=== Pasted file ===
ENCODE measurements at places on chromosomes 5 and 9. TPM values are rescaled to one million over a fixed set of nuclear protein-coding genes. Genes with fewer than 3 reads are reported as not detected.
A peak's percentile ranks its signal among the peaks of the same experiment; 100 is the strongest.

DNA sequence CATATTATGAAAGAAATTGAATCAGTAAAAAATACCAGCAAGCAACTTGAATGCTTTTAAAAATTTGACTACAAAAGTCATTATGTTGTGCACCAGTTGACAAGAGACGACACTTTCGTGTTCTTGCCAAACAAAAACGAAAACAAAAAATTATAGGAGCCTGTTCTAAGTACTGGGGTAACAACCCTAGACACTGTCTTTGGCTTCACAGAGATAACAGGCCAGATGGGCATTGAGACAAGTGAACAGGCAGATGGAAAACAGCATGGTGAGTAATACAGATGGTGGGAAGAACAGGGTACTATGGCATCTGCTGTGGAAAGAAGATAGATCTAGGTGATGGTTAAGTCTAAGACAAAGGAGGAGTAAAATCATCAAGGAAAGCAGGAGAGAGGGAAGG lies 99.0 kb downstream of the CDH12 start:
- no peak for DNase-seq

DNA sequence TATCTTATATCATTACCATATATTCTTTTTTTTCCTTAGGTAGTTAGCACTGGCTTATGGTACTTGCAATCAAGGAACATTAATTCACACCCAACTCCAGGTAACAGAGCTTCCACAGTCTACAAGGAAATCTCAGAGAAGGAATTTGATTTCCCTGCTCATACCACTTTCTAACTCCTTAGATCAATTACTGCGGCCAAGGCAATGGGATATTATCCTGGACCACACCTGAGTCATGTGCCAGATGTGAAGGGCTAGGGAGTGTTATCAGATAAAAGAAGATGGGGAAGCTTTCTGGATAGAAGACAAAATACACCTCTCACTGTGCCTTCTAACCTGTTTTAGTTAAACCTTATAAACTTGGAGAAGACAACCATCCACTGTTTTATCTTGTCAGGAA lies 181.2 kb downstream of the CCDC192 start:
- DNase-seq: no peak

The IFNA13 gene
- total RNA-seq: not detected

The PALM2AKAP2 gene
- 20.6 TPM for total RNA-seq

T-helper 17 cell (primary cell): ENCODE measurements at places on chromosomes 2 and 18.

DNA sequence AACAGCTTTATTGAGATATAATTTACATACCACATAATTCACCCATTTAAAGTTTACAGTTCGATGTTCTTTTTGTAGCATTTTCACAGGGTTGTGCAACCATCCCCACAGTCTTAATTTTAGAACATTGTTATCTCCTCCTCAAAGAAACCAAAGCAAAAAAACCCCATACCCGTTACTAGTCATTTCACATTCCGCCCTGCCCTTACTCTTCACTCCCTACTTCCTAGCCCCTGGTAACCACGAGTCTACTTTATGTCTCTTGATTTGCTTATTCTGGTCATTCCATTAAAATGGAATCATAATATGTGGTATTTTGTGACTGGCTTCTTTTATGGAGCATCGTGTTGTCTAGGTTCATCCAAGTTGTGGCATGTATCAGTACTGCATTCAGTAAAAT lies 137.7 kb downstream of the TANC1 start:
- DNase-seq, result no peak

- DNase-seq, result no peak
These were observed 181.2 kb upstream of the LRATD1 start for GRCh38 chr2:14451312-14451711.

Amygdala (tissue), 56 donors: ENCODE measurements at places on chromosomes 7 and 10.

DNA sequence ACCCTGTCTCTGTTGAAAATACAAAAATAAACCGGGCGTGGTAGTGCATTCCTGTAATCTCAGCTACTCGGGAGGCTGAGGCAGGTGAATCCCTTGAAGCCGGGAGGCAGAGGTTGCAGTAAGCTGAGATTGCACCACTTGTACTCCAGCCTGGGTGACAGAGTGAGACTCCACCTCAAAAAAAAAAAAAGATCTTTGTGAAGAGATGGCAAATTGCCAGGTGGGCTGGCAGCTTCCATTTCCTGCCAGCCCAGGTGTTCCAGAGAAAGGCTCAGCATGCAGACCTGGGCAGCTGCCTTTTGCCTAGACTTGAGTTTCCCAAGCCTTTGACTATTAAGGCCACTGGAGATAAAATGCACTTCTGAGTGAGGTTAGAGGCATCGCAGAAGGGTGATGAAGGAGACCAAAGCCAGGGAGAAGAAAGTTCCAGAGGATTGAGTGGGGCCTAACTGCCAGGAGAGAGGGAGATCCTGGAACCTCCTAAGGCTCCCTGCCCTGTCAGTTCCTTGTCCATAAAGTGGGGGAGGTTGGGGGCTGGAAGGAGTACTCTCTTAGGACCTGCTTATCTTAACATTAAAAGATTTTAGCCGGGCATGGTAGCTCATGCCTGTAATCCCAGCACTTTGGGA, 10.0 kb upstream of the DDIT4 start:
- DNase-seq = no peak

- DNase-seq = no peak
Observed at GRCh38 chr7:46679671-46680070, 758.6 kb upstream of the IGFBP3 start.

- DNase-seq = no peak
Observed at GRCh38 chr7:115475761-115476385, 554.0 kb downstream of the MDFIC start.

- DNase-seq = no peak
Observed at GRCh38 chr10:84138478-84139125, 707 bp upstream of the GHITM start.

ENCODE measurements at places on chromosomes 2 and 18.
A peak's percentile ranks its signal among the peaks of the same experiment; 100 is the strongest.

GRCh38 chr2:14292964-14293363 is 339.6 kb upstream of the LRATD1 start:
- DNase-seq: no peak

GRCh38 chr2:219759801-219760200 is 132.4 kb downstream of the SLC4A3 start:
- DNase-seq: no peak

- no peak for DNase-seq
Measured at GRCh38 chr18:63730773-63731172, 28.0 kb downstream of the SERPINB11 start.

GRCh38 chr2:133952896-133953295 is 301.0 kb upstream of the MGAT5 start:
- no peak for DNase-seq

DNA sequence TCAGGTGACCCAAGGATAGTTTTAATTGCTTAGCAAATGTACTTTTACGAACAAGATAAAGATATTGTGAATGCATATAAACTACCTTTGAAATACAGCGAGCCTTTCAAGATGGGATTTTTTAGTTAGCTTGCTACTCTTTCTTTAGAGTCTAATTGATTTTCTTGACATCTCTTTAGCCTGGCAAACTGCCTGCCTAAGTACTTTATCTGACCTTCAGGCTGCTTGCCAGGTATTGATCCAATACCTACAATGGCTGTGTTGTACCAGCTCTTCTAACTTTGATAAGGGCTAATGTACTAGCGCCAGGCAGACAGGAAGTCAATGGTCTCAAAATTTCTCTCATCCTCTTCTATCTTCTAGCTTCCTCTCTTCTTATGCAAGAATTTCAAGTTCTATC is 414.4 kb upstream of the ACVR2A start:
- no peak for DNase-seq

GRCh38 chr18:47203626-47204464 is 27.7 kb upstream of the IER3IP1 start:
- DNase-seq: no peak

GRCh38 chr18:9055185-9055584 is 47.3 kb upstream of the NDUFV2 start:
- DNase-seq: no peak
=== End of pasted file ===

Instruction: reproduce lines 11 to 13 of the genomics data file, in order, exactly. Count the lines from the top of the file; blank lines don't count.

T-helper 17 cell (primary cell): ENCODE measurements at places on chromosomes 2 and 18.

DNA sequence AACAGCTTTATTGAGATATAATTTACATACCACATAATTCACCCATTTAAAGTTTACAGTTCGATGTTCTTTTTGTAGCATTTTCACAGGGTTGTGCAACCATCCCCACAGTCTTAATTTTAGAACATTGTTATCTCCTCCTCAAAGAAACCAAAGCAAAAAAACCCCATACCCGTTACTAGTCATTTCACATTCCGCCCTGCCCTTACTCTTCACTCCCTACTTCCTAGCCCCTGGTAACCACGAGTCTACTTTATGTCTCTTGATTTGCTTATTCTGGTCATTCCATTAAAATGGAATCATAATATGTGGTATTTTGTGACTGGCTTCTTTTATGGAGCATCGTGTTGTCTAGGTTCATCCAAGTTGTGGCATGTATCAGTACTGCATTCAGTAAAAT lies 137.7 kb downstream of the TANC1 start:
- DNase-seq, result no peak